Following 9/11 and confirmation that Osama Bin Laden and his gang were based in Afghanistan few were surprised when the US launched an inevitable invasion of the nation in October 2001, a military intervention backed by several NATO allies. There wasn’t much in the way of an alternative option when such a grotesque crime had been committed. That said, the Bush administration probably didn’t envisage it would take another decade (and another President) before 9/11 would be ‘avenged’ in the good ol’ fashioned American way by taking out Bin Laden; but by then America had become bogged down in another Middle Eastern conflict to which there seemed to be no end. Instigating one war in the region may be regarded as a misfortune; to instigate two looked like carelessness – and whichever way one studies events in Iraq, success is not a word that immediately springs to mind. When it came to Afghanistan, however, the first few months of the US presence saw a grateful population liberated from a gruesome regime that the world had barely paid attention to up to that point.

Post-Soviet, Afghanistan had fallen under the brutal rule of the hardcore fundamentalist Taliban, who first made an international name for themselves with their philistine approach to the antiquities of the Middle East, committing the cultural crime of destroying the ancient gigantic statues known as the Buddhas of Bamiyan early in 2001. As knowledge of their other activities became more widespread following the US invasion, the grim extent of their ‘Year Zero’ approach emerged; few who can recall seeing the joy on the faces of ordinary Afghans, dancing in the streets and gleefully shaving off their compulsory beards as Taliban strongholds swiftly collapsed, could dispute that – at least in the beginning – this military intervention had the look and feel of a necessary humanitarian mission. With the support of the anti-Taliban Northern Alliance, coalition forces swept the Taliban from power by the end of 2001 and there then followed attempts to establish a democratic political system.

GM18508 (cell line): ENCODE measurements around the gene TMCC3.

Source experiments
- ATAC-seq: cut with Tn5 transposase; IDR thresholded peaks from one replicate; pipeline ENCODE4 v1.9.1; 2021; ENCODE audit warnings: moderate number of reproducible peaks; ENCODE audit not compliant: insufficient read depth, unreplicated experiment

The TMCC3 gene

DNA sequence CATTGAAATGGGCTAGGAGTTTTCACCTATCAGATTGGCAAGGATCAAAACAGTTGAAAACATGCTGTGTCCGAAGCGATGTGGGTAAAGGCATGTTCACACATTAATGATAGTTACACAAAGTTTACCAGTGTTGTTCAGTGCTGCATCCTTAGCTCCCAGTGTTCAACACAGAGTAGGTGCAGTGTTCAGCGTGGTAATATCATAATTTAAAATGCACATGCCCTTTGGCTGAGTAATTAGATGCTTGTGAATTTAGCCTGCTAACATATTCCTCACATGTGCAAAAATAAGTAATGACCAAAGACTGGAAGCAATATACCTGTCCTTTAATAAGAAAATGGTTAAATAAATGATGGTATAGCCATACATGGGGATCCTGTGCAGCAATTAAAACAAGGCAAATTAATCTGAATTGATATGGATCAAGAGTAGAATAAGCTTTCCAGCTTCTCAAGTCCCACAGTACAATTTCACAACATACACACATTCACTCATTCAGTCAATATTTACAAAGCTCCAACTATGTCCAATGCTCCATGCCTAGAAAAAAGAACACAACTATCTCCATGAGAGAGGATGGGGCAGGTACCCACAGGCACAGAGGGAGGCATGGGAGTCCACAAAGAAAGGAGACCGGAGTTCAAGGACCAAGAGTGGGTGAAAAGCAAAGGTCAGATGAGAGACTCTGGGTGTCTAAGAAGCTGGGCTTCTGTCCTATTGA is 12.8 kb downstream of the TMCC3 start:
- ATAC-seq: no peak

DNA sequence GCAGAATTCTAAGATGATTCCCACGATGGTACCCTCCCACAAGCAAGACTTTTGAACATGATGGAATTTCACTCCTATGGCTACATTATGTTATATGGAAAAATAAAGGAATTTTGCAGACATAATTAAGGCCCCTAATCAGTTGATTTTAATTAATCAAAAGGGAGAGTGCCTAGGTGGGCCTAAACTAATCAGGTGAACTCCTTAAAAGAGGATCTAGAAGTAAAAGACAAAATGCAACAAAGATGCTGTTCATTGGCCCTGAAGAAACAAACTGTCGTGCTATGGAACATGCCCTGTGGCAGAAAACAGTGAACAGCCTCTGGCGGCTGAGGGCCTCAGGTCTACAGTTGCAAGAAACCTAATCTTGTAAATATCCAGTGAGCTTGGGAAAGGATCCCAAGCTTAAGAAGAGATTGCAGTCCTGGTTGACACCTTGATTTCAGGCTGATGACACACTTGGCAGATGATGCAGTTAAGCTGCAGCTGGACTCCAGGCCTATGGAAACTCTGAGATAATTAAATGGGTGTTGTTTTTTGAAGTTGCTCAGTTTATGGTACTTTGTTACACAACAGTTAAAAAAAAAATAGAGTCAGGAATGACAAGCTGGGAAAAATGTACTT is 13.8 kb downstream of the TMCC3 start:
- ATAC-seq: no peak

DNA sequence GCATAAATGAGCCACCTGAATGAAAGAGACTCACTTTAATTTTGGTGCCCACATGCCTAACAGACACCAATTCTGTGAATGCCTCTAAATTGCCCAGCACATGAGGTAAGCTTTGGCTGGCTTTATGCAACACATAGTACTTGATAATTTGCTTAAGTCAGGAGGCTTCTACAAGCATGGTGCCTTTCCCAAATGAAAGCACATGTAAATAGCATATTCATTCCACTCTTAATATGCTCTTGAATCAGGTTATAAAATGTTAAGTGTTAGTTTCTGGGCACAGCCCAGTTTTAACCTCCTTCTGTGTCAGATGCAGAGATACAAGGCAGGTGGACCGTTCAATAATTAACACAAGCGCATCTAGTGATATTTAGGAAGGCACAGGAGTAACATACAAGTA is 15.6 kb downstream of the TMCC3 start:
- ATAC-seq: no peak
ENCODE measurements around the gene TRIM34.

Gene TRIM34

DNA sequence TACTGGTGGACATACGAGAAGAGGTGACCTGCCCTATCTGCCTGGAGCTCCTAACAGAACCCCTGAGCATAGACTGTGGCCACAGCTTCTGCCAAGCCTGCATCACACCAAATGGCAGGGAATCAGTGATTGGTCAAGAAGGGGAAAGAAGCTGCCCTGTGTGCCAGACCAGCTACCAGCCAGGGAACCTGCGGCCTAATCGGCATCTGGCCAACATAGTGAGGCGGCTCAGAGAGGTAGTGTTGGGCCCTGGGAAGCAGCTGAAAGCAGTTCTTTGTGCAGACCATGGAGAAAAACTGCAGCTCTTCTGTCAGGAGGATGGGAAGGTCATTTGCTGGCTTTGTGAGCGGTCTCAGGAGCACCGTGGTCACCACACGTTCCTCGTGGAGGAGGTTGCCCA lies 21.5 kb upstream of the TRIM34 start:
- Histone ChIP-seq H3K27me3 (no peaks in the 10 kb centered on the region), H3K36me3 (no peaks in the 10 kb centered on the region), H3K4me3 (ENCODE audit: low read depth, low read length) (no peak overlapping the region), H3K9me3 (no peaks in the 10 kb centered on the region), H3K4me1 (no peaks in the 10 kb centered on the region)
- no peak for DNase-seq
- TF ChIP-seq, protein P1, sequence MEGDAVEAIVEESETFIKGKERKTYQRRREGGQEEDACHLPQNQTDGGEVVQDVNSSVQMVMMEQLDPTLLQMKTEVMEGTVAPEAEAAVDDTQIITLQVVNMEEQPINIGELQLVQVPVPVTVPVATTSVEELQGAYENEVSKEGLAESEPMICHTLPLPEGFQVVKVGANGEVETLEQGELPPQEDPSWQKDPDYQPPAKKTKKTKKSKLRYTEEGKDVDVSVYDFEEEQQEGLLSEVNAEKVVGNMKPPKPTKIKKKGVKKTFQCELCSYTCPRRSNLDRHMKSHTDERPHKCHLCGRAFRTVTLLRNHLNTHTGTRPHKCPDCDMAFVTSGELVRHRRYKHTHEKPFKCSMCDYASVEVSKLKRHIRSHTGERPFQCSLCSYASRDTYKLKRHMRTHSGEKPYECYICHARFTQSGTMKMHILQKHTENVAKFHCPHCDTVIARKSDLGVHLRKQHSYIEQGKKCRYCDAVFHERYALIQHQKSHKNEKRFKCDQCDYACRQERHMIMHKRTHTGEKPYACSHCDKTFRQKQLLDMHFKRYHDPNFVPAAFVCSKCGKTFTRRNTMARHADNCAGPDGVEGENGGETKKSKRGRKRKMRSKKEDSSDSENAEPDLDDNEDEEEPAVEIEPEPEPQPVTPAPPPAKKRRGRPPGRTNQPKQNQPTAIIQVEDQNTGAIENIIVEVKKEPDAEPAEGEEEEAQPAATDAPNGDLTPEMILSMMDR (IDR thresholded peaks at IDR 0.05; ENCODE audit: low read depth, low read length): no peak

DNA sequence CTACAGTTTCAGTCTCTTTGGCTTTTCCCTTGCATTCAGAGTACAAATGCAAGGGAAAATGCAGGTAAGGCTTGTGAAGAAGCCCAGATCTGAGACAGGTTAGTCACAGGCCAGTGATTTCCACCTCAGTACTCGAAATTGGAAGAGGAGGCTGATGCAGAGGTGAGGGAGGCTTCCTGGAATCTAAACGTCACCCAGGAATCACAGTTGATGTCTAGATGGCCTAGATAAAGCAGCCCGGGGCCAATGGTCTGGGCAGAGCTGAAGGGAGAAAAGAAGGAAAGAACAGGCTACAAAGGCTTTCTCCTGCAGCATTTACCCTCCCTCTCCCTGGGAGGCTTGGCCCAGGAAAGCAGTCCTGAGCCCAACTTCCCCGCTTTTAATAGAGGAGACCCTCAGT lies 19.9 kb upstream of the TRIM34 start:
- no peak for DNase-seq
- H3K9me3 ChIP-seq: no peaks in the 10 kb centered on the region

Presidential elections took place in 2004, with Hamid Karzai elected President for the first of two five-year terms; but the Taliban hadn’t gone away. They were especially strong in Helmand province, where British troops were dispatched in 2006 – officially part of the reconstruction project, though quickly drawn into combat. Although the NATO involvement in Afghanistan officially ended in 2014, the Taliban continued to wreak periodic havoc on the people, routinely staging the most unwelcome comebacks since Jedward; they are currently on the rise again – right at the very point when the remaining Western forces are winding up operations. President Biden last week announced the American military presence in Afghanistan will finally end next month, almost 20 years after US forces arrived. The body count in that time period is difficult to determine with accuracy, but some estimates reckon as many as 170,000 civilians alone have been killed. The one question it’s hard to avoid posing is was it worth it? Then again, has any intervention in Afghanistan ever made the country, the region or even the world as a whole a better, safer place? Anyone who has lived through the past couple of decades can only answer no.

© The Editor